The trail grew narrower and harder to follow because of the trees. Ahead of him he saw a flock of small birds darting from tree to tree singing madly. An owl flew straight at him and nipped his ear. He burst threw the tangled branches of a blue spruce and scattered the songbirds. When he did Tommy was stunned to find that the path split into two sets of forks. There was a sign between the two right paths that said: Luruss, 1,388 steps. The sign between the two left paths said: Doldale, 1,979 steps.

It wasn’t a hard decision for Tommy; he chose the far left path to Doldale. Only one thousand nine hundred seventy nine steps and maybe he could get out of here. With the dark blue forest behind him and the green sunset once again in front of him he knew he had to hurry to make it before dark.

He spit out his gum and started counting his steps out loud, running a little, half jogging. There was not a single marn to get in his way, but he kept his eyes on the path not looking up at all until something bopped him in the head. He stopped short and was hit again from behind. As if suspended from golden threads, there were large diamond-shaped crystals floating in the air above his head and in front of him across the trail. A small silver sign at the side of the path warned of this latest phenomenon. “Beware the crysta-lins. Breathe heavy or stay in Doldale.”

Tommy pondered the message. Obviously these beautiful objects were crysta-lins, but since the sign said to beware of them they might be dangerous or poisonous or something.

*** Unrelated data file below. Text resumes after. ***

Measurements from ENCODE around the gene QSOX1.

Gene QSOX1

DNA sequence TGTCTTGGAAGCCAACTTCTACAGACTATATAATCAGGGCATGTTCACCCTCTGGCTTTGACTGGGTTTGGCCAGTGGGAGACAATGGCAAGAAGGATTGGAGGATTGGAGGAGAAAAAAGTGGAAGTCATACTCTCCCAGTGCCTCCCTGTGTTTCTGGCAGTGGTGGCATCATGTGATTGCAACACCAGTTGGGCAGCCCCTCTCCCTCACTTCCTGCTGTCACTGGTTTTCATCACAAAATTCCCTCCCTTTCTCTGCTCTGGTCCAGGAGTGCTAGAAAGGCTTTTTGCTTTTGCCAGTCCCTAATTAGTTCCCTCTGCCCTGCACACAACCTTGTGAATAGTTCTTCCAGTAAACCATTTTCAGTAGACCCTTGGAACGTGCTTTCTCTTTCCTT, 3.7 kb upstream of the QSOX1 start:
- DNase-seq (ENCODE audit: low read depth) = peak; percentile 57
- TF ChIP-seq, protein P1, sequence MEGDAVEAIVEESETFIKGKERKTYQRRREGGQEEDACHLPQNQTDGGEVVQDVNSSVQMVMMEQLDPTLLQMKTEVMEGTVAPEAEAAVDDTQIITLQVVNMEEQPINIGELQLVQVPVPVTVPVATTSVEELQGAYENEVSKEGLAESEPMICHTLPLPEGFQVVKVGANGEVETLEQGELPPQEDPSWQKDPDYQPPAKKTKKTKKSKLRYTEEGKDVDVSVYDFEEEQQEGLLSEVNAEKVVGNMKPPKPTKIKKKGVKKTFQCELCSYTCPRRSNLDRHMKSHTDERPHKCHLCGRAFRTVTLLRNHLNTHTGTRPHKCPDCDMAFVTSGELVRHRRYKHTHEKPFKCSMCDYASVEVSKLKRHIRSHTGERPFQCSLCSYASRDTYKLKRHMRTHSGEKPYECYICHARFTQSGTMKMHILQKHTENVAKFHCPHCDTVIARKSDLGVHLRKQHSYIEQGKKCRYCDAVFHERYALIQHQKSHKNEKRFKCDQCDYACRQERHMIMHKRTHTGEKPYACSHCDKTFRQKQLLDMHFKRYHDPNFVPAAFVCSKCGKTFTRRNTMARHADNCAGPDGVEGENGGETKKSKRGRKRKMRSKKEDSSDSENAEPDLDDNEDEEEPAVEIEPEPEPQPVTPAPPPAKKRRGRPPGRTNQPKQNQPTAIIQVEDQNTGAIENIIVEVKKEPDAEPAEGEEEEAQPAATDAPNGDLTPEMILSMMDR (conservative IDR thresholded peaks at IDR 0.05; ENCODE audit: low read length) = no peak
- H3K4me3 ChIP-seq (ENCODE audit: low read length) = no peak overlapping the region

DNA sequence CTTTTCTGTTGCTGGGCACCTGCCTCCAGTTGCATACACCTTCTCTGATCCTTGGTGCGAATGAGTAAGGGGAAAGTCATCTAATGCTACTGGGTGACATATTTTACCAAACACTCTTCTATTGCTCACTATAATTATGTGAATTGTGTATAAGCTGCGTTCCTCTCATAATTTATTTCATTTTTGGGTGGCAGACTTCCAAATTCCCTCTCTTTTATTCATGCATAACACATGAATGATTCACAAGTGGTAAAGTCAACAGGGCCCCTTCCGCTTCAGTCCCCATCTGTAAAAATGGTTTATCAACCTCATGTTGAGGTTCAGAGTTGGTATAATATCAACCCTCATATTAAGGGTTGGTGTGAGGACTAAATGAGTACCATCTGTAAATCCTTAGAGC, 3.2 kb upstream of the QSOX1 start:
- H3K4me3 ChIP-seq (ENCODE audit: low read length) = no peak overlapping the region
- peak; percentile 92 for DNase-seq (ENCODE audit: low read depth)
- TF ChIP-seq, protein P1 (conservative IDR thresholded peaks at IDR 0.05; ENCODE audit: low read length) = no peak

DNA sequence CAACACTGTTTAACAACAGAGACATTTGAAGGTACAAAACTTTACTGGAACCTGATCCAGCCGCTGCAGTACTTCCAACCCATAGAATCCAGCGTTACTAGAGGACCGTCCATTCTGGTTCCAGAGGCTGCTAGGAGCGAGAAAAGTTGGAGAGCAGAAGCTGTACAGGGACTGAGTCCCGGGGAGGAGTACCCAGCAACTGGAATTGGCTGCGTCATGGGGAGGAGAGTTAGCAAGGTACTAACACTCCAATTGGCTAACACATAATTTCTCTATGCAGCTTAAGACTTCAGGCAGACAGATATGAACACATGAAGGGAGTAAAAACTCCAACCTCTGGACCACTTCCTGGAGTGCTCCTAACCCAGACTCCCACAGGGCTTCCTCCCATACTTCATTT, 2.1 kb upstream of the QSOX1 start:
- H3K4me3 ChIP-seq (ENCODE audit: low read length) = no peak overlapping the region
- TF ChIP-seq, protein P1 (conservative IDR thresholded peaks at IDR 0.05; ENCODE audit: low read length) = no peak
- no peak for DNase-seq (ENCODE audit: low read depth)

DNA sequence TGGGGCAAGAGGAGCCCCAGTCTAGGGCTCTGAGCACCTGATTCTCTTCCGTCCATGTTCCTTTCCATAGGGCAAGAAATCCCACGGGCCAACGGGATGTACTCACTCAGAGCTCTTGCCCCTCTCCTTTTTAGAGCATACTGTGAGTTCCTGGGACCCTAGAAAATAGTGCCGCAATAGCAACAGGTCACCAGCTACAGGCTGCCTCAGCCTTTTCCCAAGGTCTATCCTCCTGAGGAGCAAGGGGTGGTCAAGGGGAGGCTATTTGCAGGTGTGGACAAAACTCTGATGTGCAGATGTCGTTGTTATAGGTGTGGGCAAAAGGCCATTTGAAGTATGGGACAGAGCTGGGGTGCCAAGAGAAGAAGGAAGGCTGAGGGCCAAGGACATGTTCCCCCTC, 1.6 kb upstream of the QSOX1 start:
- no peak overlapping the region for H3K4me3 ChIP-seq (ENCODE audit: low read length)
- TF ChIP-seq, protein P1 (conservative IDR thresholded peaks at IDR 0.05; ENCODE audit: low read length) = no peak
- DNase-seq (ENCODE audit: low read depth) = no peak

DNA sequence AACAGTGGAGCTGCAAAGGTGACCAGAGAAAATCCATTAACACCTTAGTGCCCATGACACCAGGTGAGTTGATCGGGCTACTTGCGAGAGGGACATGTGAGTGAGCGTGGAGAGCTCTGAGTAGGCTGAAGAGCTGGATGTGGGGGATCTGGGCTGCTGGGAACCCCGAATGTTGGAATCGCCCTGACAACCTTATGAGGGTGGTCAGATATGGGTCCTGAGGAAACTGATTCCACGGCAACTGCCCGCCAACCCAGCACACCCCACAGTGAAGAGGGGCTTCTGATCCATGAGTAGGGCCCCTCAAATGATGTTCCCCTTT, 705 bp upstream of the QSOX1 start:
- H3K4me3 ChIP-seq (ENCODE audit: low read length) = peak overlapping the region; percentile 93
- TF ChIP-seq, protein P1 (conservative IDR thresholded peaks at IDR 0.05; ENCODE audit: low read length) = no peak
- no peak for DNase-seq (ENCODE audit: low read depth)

He felt his forehead where the first one smacked him. He wasn’t bleeding but there was a bump there and it itched. The back of his head also sported a lump and he scratched around the spot. They felt like giant mosquito bites.

What could the sign mean? Breathe heavy? He blew at the first crysta-lin and it withered before his eyes. He heard a pathetic cry and he instantly felt sorry. The beautiful object puddled at his feet and melted. Then two more, much larger, crysta-lins blocked his way. He pushed them aside with his hands and moved forward a few steps. His hands began to itch dreadfully. More crysta-lins of all sizes, very beautiful and sparkly, hovered around him. He had no choice but to breathe heavily on each one watching them drop and disintegrate sadly into the ground. He continued on in this way until he was quite light headed from all the huffing and puffing and he feared he would pass out before he reached Doldale. He had lost track of the number of steps he had taken but surely it was over a thousand as the city seemed twice as close as before. He was elated when abruptly there were no more crysta-lins to block his way, however, a gate closed the path from further progress.

“Pay the toll, visiTOR!” screamed a childlike man from behind the gate. “Pay the toll! How much do you have?”

“Two blue coins,” Tommy obediently answered. The man looked harmless enough.

“Are they Doldale or Luruss?” he demanded.

Tommy didn’t have the slightest idea. He emptied his pocket and held the blue coins up to the fading light. He assumed they must be Doldale coins but he could just make out the letters l, u, and r.

“I guess they’re Luruss,” he answered.

The small man’s eyes gleamed, “Toss them over.”

Tommy did and the little man ate them like candy then screamed even louder, “Not allowed! No Luruss coins allowed here! To the dungeon with you!” He pulled a lever by the gate before Tommy had a chance to react and the ground opened up and for the second time Tommy dropped down, down.